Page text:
Caps sign Anderson to PTO setting up a competition for the backup role


The Capitals have signed veteran goalie Craig Anderson to a professional tryout agreement (PTO), the team announced Sunday. The move sets up a goalie competition for the backup job behind Ilya Samsonov between the veteran Anderson and prospects Vitek Vanecek and Pheonix Copley.

Anderson, 39, has spent the last nine full seasons with the Ottawa Senators, but his NHL career started back in 2002. Everything was a struggle for the Senators last season, as was goaltending, and Anderson managed only a .902 save percentage and 3.25 GAA in 34 games.

For his career, Anderson has a .913 save percentage and 2.84 GAA, but in the past three seasons, his best save percentage was only a .903.

The moves sets up a goalie competition in training camp for the backup role. Though Copley has some backup experience, this most likely will be a two-man race between Anderson and Vanecek. Vanecek beat out Copley in the 2020 postseason for the backup job and it seems unlikely Copley would be able to beat out Vanecek just a few months later despite the change in head coach especially considering that the goalie coach, Scott Murray, was retained.

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Vanecek has no NHL experience at all and Samsonov now has only 26 games which would make for a very young and very inexperienced tandem. Anderson certainly has more experience with 648 NHL games, but only once has made it deep in the postseason when he helped Ottawa come within one goal of the Stanley Cup Final in 2017.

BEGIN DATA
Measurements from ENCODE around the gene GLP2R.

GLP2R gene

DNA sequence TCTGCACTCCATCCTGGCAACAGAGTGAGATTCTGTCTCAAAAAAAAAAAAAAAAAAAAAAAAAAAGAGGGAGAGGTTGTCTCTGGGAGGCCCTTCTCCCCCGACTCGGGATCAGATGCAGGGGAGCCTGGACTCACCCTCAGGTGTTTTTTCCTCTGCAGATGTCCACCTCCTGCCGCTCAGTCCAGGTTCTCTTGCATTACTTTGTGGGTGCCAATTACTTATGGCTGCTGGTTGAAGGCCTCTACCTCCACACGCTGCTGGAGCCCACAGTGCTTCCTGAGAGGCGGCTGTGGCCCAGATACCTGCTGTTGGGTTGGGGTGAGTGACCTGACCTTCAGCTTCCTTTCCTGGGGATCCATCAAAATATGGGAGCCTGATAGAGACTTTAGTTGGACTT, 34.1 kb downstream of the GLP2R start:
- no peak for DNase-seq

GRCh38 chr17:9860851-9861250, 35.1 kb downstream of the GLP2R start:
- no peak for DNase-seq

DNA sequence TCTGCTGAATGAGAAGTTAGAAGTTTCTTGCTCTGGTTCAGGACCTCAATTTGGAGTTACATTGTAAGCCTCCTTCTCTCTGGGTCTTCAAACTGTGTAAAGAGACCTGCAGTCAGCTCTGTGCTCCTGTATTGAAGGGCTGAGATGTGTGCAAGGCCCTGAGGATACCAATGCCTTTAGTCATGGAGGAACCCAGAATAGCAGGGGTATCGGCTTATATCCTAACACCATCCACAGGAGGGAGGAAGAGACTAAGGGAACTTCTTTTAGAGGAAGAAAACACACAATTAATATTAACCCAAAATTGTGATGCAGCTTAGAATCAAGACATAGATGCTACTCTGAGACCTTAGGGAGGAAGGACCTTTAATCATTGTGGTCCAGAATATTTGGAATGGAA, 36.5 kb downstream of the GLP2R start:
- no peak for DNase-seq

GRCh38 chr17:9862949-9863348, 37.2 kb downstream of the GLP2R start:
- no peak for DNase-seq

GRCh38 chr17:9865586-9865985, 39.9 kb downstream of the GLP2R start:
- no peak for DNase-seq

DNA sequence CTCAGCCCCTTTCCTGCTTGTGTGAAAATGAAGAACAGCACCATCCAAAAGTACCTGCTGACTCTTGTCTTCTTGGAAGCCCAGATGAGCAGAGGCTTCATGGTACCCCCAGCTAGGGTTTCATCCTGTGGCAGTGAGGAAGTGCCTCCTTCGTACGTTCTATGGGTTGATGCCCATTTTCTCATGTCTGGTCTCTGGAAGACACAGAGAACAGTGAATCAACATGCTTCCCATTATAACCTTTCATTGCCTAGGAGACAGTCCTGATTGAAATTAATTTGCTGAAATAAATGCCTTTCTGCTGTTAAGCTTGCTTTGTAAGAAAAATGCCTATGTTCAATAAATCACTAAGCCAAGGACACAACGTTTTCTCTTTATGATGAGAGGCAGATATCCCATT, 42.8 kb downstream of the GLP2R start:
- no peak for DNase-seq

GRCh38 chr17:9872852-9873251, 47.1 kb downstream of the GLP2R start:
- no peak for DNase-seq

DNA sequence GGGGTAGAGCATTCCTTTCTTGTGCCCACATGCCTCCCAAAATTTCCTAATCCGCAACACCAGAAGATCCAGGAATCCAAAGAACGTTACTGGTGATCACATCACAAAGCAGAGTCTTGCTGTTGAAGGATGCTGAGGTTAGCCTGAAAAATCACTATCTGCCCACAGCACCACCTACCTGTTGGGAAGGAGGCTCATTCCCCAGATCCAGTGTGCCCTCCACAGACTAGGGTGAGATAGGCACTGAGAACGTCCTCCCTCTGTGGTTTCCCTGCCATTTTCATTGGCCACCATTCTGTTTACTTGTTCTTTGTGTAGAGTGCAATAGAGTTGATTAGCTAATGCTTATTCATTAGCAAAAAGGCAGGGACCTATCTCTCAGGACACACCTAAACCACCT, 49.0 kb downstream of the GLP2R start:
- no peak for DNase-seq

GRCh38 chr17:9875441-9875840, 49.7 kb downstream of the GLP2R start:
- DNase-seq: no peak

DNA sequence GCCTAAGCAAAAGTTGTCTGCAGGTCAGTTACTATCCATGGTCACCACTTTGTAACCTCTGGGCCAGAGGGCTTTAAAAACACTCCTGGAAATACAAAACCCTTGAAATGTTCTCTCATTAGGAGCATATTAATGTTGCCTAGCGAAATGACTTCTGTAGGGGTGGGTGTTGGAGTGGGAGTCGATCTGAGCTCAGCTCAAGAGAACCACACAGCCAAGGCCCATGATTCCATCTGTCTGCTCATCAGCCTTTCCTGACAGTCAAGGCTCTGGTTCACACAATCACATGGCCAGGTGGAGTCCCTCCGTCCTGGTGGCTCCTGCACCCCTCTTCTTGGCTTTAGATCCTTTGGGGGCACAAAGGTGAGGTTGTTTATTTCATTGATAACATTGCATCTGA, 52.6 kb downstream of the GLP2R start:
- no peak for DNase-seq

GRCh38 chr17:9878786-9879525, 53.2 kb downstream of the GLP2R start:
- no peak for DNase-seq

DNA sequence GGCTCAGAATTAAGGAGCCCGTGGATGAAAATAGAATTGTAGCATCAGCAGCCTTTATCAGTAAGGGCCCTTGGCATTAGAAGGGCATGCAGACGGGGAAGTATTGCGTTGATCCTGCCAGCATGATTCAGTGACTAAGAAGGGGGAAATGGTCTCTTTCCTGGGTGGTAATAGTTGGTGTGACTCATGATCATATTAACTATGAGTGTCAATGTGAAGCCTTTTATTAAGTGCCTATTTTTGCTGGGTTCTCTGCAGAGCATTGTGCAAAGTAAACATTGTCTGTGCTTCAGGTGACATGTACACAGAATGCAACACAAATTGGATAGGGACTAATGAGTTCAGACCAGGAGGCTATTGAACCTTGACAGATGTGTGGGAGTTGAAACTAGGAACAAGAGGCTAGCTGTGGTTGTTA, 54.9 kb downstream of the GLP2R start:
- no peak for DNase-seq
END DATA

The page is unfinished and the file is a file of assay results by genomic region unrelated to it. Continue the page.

One factor that will make this a difficult competition is the fact that there are no preseason games. The competition will essentially take place entirely in training camp which will make it difficult for head coach Peter Laviolette to glean just what he can expect from either netminder in game situations this year. Related: Brian MacLellan calls Henrik Lundqvist's risk level 'not acceptable' to play

There may ultimately be room for both players in Washington given each team will have to carry three goalies this season (at least two on the roster and one on the taxi squad), but it would have to be a cheap deal to keep Anderson considering how limited the team's cap space is.

Anderson's cap hit in 2019-20 was $4.75 million. At 39 years old, that price tag will certainly be lower, but will it be low enough to make it work with the Caps? The fact that he was willing to sign a PTO with no preseason meaning he won't be able to showcase himself to other teams suggests that it might.

If you were hoping for a goalie tandem to go with the young Samsonov this season, Anderson is an underwhelming candidate, but, after the recent news that Henrik Lundqvist will miss the season due to a heart condition, the Caps are now in a situation where they cannot be overly picky.